this comment from @mzero opens an important topic.
i don’t know if we have a language for composition of control in this sense. mark, i think you are in a good position to help guide the development of one, which will be a shared effort - we are, in fact, all mere mortals and the first round of instruments for norns are likely to be somewhat ad-hoc, fitting limited roles.
there are so many ways to go with the development of a deeper language/API. i agree that lua isn’t the most helpful language for building architectures. but it is flexible enough to be usable in many different paradigms, while also presenting a simple procedural face to the end user. (it’s also fairly efficient at runtime.) functional composition and currying is possible. it does lack a sophisticated type or class system, but there are options built on top of it.
(this isn’t meant to sound defensive - just have been thinking about it for a while.)
it would be interesting for me to see some concrete ideas of what an API for control composition would look like. the beginning is a good time to think about it, as we begin taking our POCs and tests and considering how best to structure them into more complex and useful projects.
but also that nothing specifically supports it (yet) and that the task is left as an exercise to the community?
So, we could use some design proposals. I’m curious to get the warts out of the way first, as stumbling blocks can also be waysigns pointing to a better architecture. On that note, I’d like to hear more about
What is it about Lua that makes this less than helpful? What types of things are helpful?
I’m also curious to know if you have any specific examples of composition of control done really well.
The thing I’ve been struggling with in recent years (professionally) is that I’m swimming (drowning?) in a GUI control environment where everything feels ridiculously overengineered, laughably brittle, and extremely error prone. (React Native mobile dev, 'nuff said). So, the longer I do this professionally, the worse the examples I’m surrounded by make me feel.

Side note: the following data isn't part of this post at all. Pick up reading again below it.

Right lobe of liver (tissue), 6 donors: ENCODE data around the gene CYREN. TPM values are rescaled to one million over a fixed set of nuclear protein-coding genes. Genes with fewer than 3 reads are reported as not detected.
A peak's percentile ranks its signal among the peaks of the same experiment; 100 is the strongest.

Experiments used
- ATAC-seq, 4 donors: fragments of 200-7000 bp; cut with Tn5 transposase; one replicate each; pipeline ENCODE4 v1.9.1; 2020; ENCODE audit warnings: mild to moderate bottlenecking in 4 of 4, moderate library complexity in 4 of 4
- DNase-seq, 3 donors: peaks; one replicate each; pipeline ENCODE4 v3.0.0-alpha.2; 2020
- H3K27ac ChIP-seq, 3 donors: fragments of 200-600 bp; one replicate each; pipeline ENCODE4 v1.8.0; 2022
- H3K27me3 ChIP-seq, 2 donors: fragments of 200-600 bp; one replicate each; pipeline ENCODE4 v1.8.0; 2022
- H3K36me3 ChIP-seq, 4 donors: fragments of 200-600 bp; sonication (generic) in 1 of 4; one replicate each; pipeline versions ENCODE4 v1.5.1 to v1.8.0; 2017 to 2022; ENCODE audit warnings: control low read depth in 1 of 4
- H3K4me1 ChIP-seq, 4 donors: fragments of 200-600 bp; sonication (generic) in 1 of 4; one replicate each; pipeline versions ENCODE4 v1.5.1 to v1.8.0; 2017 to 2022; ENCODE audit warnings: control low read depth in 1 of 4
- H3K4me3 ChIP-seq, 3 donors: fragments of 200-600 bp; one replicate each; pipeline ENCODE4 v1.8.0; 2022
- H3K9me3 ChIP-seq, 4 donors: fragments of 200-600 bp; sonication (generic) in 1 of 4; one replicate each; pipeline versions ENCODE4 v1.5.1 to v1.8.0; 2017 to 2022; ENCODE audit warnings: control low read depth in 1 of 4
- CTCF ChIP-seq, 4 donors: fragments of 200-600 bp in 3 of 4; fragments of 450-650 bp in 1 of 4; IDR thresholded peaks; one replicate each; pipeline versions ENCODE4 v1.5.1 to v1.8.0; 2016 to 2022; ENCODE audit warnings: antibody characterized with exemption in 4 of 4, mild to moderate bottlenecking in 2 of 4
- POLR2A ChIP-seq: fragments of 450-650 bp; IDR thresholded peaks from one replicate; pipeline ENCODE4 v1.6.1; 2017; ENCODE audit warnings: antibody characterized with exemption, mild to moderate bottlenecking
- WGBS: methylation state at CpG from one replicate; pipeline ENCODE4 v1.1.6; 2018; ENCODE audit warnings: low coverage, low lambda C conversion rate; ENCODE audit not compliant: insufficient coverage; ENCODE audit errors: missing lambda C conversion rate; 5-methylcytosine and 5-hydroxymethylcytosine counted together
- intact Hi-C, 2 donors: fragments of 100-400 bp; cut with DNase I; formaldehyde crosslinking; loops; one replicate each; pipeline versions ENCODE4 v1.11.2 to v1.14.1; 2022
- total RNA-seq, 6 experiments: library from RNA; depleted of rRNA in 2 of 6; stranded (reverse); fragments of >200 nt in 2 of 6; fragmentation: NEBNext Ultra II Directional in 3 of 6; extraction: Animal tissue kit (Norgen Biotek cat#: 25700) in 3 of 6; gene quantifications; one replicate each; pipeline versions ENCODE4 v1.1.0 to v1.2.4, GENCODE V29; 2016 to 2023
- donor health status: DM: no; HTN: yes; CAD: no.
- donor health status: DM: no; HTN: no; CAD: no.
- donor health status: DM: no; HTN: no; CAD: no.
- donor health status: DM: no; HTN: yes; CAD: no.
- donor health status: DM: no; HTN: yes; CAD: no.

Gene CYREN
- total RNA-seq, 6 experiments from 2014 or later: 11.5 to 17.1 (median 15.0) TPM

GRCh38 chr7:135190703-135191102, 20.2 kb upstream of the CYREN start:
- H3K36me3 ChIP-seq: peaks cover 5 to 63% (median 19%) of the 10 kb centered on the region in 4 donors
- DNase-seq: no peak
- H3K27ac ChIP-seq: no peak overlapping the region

So I share your concerns (deeply) but I’m not confident about good patterns for achieving your goals. Let’s talk about good examples you know about and how we might pursue a similar approach in context of norns?
i should also be a devils advocate and say that i also think “ad hoc” is important and i love to see a ball of spaghetti that goes from A to B and just does what it does. (patches will always do this.)
I too appreciate the immediacy of ad hoc design, but I’m also a fan of more composed architecture. I’m really interested in finding out if @mzero has a proposal here. It’s a wickedly difficult problem that has dominated much of my adult life, so I’m on the edge of my seat.
That being said, I don’t think it’s strictly “necessary”. Lua and Supercollider are mature languages with huge developer communities, so it’s not like we’re starting from scratch with language design.
@zebra - First, let me make clear that I respect the amazing engineering, and appreciate the “launch and iterate” approach. Your interest in the area, sparking this thread, and acknowledgment that it has been on your mind, makes me like norns even more. If you’re going to play a unique instrument, it helps to know where your luthier is going!
Given the engineering trade-offs involved, Lua does seem like an understandable choice. As the language has only minimal abstraction mechanisms, and an unfortunate propensity for globals, it is easy enough to build a plate of spaghetti. But, with careful thought, we should be able to assemble something more layered (lasagna!)